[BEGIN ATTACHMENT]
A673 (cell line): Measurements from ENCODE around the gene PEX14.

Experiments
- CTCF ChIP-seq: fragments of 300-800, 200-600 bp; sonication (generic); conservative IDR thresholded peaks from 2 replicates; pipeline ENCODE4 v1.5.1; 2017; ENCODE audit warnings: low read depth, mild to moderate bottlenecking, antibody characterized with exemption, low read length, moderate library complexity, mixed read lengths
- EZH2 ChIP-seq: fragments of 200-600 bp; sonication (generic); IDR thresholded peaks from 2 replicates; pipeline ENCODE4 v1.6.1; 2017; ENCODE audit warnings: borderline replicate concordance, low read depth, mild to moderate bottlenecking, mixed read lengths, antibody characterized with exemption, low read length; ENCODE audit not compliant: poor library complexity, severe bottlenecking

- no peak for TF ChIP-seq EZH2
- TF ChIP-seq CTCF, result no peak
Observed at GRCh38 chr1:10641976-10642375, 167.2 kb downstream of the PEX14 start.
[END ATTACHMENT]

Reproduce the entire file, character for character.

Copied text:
A673 (cell line): Measurements from ENCODE around the gene PEX14.

Experiments
- CTCF ChIP-seq: fragments of 300-800, 200-600 bp; sonication (generic); conservative IDR thresholded peaks from 2 replicates; pipeline ENCODE4 v1.5.1; 2017; ENCODE audit warnings: low read depth, mild to moderate bottlenecking, antibody characterized with exemption, low read length, moderate library complexity, mixed read lengths
- EZH2 ChIP-seq: fragments of 200-600 bp; sonication (generic); IDR thresholded peaks from 2 replicates; pipeline ENCODE4 v1.6.1; 2017; ENCODE audit warnings: borderline replicate concordance, low read depth, mild to moderate bottlenecking, mixed read lengths, antibody characterized with exemption, low read length; ENCODE audit not compliant: poor library complexity, severe bottlenecking

- no peak for TF ChIP-seq EZH2
- TF ChIP-seq CTCF, result no peak
Observed at GRCh38 chr1:10641976-10642375, 167.2 kb downstream of the PEX14 start.